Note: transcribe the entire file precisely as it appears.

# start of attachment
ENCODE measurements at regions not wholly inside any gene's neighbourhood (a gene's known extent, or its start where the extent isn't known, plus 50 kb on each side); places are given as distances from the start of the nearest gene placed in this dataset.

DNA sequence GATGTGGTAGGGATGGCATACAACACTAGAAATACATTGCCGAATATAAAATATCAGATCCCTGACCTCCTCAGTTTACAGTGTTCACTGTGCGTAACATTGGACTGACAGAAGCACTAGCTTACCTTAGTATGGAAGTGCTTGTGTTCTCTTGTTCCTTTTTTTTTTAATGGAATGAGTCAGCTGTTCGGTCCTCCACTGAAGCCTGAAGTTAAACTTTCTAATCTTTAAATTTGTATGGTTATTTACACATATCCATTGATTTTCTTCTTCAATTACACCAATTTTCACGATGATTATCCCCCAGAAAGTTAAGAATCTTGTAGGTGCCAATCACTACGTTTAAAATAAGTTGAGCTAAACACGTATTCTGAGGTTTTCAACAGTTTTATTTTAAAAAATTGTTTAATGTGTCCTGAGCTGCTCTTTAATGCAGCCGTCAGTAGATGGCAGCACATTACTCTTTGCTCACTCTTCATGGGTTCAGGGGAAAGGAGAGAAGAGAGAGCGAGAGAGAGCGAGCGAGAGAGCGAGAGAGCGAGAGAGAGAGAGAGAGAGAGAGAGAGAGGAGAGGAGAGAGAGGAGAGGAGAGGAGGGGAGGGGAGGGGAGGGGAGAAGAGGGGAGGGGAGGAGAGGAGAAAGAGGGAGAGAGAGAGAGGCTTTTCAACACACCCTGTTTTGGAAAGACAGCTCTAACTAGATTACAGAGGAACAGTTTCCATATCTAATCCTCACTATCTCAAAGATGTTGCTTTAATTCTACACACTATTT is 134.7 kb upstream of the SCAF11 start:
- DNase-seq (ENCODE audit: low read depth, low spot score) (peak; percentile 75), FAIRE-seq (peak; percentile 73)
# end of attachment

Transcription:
ENCODE measurements at regions not wholly inside any gene's neighbourhood (a gene's known extent, or its start where the extent isn't known, plus 50 kb on each side); places are given as distances from the start of the nearest gene placed in this dataset.

DNA sequence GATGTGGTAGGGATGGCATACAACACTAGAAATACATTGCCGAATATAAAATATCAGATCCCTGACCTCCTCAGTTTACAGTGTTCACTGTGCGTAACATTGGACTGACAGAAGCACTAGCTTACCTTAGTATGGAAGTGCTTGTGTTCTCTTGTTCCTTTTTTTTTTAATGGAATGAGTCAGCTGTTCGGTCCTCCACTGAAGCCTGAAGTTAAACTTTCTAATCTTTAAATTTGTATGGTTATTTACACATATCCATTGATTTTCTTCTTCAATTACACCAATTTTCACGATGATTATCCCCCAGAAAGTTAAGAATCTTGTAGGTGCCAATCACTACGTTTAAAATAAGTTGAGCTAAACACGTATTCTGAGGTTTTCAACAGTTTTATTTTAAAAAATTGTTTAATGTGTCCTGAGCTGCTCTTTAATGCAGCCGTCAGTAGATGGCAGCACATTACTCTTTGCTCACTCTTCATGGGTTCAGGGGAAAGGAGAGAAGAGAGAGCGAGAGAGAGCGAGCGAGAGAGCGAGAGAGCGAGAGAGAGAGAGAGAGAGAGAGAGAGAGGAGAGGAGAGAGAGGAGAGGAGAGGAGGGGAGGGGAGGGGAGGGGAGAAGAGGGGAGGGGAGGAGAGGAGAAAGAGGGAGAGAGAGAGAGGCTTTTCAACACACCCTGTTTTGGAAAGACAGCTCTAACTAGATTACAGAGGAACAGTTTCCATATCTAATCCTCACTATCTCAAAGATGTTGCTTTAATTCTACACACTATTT is 134.7 kb upstream of the SCAF11 start:
- DNase-seq (ENCODE audit: low read depth, low spot score) (peak; percentile 75), FAIRE-seq (peak; percentile 73)